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Richland School District, teachers approve contract

The Richland School District signed a new contract with its teachers after monthslong negotiations.

The new agreement has the district absorbing state-mandated pay cuts and sticking to last year's rules about extra pay for crowded classrooms.

The bargaining agreement was ratified last week, just days before the beginning of the school year.

"This is the latest we've ever gone," said Jeri Morrow, president of Richland's teacher union. "It was the most contentious of the last four bargaining rounds."

In Richland, as elsewhere, bargaining was complicated by the state budget cuts. The state is giving districts 1.9 percent less money to pay their teachers.

But pay rates are set at the local, not state, level. This means it was up to districts to hash out the cut with their employees.

Kennewick and Pasco school districts already have reached agreements, but many other districts around the state have not.

Teachers in Kennewick and Pasco compromised with their districts and accepted about half of the state pay cut.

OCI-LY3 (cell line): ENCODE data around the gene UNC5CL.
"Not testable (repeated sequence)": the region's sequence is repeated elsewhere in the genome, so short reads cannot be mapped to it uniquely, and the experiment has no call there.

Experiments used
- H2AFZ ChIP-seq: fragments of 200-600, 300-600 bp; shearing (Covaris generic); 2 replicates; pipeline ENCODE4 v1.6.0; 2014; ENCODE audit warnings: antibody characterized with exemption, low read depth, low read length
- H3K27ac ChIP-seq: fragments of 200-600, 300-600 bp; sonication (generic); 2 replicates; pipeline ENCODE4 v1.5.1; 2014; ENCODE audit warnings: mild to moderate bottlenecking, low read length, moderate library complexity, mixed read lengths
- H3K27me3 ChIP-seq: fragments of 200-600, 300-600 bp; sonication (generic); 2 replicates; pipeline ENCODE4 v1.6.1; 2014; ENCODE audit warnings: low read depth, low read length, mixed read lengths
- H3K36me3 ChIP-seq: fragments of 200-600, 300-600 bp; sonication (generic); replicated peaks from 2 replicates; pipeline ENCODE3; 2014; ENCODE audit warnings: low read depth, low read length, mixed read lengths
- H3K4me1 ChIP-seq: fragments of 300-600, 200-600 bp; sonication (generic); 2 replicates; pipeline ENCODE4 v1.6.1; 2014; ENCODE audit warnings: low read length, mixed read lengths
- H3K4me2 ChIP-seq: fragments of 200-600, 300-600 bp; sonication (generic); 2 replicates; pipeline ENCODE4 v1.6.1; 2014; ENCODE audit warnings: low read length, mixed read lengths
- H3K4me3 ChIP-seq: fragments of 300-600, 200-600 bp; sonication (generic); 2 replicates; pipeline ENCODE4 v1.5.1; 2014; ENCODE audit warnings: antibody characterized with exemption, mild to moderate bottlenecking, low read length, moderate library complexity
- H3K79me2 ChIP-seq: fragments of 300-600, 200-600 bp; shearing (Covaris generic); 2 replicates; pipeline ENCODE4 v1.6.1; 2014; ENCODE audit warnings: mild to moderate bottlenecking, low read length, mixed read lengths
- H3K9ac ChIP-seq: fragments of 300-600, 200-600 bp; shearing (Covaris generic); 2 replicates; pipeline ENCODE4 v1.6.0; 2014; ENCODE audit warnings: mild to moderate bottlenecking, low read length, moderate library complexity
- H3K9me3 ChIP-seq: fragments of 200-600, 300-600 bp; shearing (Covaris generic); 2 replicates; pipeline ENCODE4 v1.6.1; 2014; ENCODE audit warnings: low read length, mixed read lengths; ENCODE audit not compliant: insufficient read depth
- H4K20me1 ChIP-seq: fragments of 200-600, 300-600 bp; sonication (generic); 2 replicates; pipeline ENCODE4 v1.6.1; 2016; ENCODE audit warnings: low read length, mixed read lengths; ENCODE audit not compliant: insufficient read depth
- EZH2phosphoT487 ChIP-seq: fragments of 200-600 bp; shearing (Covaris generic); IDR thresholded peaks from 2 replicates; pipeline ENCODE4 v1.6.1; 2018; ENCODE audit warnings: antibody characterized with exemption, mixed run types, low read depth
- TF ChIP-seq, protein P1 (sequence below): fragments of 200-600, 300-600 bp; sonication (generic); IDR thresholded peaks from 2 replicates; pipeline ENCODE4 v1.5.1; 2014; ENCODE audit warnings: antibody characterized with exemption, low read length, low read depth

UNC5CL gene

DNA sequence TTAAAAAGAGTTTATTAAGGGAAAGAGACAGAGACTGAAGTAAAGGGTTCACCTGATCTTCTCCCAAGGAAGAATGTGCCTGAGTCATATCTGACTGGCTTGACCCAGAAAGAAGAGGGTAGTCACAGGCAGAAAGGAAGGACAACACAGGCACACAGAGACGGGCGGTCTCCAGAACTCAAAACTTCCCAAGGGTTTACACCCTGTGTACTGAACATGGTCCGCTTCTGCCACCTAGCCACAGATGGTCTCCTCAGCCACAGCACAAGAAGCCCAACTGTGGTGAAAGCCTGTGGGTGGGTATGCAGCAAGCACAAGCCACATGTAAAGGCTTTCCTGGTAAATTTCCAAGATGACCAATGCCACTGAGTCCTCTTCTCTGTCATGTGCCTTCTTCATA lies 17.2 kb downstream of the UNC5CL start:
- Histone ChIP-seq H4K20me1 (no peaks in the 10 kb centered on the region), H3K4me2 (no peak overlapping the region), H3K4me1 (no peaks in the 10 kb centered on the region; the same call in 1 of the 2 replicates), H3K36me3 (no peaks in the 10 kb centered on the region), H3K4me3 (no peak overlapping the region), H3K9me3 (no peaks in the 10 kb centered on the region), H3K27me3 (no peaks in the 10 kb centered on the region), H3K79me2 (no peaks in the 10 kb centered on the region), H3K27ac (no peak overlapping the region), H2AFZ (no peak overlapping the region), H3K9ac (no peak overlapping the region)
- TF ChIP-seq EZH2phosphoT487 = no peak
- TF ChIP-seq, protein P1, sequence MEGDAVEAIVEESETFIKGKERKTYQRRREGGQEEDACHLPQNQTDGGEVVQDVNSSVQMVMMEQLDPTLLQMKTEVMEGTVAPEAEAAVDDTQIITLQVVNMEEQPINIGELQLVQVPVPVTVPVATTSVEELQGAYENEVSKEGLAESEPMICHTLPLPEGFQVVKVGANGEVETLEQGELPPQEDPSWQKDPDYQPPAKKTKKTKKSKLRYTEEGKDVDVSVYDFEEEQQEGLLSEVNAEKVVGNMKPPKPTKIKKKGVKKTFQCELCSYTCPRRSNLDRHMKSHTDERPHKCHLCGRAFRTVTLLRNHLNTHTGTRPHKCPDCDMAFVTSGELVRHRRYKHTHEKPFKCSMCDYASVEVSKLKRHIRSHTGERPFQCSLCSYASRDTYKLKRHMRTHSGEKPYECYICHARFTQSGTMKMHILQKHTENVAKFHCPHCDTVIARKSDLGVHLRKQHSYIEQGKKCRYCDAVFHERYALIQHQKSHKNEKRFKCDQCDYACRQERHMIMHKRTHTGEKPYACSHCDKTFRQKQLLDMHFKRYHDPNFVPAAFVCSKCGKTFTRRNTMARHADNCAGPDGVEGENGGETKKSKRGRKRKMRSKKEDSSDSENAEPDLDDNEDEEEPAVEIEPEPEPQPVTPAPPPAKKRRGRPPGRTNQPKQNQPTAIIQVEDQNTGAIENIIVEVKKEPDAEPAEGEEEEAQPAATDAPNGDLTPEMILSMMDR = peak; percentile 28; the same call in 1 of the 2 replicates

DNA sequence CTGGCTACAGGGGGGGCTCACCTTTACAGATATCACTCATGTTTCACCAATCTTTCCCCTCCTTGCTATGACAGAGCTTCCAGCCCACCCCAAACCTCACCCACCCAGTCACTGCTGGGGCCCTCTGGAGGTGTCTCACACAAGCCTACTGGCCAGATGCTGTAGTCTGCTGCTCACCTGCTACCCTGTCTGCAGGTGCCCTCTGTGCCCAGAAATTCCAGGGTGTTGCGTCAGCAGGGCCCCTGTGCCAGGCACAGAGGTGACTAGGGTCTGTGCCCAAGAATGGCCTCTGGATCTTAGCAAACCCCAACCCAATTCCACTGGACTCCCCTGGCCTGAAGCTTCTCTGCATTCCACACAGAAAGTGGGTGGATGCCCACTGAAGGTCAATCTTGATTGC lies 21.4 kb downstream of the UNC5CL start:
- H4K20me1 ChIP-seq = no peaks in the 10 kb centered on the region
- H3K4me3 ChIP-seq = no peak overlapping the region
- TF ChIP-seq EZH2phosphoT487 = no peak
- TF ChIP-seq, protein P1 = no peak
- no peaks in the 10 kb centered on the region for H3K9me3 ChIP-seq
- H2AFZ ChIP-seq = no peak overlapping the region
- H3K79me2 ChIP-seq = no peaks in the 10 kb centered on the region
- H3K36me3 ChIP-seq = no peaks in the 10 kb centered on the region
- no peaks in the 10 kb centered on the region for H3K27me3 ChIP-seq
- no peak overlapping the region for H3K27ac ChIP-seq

But in Richland, all contract groups -- from teachers to secretaries and janitors -- are paid at last year's rate, ignoring the cuts passed by the Legislature.

This will cost the district about $800,000 out of its reserves this year, said Tony Howard, director of human resources.

The parties in Richland reached a one-year agreement. Contracts typically run longer, but uncertainty about future state budgets prompted the district to shorten the length of the agreement, he said.

The district proposed to increase the threshold of students a classroom can hold before the teacher gets paid extra per additional student, Morrow said.

That threshold ranges from 24 students in kindergarten to 32 in high school.

The district hadn't intended to raise class sizes, but it proposed to raise the extra-pay threshold by three students at each level, Morrow said.

"With more kids and fewer teachers, which is what happens after budget cuts, overload goes up," Howard said.

"It's important to treat our people right," Howard said.

w Jacques Von Lunen: 582-1402; jvonlunen@tricity herald.com

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